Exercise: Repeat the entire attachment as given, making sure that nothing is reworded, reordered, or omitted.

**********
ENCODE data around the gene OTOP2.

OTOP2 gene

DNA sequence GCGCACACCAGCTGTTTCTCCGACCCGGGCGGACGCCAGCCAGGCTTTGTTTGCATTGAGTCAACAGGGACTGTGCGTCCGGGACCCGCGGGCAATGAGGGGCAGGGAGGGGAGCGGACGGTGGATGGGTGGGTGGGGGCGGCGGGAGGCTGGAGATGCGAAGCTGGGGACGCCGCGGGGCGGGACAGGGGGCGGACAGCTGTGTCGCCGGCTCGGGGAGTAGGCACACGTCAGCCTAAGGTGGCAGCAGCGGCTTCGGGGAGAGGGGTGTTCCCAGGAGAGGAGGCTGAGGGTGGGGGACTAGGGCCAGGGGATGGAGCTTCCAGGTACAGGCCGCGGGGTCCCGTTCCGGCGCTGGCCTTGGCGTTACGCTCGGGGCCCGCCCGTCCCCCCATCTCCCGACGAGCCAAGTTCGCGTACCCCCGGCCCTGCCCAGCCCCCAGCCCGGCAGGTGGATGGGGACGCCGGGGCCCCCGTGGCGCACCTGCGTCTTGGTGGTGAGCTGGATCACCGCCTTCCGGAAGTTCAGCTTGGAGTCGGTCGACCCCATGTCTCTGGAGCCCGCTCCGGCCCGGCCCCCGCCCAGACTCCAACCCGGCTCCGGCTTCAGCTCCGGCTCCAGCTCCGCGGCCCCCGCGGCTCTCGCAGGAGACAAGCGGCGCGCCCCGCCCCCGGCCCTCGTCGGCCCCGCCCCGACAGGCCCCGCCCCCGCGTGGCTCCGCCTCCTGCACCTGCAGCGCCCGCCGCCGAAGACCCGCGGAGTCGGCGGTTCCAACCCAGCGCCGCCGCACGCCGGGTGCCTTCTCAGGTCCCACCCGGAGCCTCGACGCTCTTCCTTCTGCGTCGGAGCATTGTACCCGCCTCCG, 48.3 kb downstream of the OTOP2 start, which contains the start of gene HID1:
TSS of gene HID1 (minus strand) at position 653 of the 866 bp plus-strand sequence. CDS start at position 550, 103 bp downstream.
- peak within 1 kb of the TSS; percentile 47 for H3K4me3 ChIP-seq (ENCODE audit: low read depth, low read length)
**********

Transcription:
ENCODE data around the gene OTOP2.

OTOP2 gene

DNA sequence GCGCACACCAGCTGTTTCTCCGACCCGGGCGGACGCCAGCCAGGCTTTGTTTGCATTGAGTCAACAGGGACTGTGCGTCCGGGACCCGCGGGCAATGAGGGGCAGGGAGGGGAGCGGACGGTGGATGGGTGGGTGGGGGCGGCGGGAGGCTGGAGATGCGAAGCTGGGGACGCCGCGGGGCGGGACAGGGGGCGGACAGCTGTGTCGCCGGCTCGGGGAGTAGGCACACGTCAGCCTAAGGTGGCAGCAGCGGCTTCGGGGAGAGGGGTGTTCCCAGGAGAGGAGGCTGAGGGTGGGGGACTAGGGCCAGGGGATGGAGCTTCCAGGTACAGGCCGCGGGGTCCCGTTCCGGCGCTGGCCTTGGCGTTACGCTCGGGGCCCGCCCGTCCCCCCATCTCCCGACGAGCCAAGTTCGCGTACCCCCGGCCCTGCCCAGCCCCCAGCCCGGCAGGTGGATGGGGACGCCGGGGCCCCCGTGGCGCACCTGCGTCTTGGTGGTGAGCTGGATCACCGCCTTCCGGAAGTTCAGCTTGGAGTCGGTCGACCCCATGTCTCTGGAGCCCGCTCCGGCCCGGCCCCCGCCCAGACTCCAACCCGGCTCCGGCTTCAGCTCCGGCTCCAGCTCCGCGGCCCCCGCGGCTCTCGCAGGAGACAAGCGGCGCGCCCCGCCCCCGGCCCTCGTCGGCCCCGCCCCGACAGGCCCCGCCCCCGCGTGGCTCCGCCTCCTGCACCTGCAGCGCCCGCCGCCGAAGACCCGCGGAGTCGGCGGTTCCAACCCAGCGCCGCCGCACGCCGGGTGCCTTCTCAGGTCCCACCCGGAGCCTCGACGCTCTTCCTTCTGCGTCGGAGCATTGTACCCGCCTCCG, 48.3 kb downstream of the OTOP2 start, which contains the start of gene HID1:
TSS of gene HID1 (minus strand) at position 653 of the 866 bp plus-strand sequence. CDS start at position 550, 103 bp downstream.
- peak within 1 kb of the TSS; percentile 47 for H3K4me3 ChIP-seq (ENCODE audit: low read depth, low read length)